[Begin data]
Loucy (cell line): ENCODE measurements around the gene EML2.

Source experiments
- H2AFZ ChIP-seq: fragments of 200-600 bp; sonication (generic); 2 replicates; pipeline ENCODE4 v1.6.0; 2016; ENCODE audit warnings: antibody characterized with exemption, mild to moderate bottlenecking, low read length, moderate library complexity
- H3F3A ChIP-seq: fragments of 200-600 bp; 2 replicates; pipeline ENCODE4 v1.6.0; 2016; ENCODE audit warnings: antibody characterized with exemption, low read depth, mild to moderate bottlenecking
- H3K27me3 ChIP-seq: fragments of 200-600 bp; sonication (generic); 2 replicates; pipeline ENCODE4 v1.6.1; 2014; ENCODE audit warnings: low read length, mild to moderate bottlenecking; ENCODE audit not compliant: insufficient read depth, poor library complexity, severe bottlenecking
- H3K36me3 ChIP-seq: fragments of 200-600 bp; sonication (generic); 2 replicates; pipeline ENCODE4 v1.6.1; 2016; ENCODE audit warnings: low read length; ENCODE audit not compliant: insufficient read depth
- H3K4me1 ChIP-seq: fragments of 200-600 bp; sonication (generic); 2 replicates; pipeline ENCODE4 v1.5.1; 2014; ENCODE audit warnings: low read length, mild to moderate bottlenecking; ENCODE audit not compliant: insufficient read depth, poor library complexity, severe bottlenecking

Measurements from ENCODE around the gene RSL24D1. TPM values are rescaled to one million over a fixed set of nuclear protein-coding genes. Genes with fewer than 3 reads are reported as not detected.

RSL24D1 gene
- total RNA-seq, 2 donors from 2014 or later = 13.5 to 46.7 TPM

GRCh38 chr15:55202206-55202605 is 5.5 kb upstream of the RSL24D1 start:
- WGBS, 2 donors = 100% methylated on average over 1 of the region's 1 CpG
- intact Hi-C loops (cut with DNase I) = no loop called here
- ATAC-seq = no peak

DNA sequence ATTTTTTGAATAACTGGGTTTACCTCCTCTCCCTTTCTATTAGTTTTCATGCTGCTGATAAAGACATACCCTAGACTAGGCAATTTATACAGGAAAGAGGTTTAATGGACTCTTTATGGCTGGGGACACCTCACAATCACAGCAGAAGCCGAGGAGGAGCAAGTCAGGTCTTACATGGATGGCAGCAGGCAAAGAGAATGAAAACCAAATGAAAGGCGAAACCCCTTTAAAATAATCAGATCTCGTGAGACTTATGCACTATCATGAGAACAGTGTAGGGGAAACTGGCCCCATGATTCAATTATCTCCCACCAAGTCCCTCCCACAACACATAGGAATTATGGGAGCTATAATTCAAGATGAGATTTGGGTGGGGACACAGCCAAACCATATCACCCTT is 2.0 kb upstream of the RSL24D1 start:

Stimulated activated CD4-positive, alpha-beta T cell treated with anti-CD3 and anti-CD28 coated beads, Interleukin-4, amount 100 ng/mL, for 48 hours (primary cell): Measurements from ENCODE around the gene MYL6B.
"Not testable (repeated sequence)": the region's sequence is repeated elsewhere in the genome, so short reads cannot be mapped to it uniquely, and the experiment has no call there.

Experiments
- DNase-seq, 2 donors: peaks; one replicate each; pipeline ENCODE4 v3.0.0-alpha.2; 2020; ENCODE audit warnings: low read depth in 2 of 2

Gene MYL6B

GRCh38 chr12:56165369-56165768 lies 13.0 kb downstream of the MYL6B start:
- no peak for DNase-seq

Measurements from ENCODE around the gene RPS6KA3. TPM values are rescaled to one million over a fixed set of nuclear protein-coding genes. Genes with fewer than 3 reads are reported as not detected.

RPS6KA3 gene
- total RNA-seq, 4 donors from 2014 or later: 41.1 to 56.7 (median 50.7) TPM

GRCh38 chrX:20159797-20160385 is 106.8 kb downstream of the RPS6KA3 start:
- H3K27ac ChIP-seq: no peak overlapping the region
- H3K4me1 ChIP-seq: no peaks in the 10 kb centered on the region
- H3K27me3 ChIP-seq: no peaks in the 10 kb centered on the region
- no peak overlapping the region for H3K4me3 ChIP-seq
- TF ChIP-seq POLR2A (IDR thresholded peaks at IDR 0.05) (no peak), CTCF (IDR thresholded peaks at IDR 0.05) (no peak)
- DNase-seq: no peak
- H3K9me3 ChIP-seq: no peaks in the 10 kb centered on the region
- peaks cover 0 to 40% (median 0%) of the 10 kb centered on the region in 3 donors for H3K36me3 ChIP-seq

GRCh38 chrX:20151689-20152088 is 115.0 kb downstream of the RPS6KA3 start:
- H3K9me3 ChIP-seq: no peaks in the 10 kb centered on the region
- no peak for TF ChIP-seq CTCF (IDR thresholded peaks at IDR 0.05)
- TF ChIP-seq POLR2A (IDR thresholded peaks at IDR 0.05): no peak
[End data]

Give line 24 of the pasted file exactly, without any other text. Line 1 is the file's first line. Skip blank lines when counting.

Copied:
RPS6KA3 gene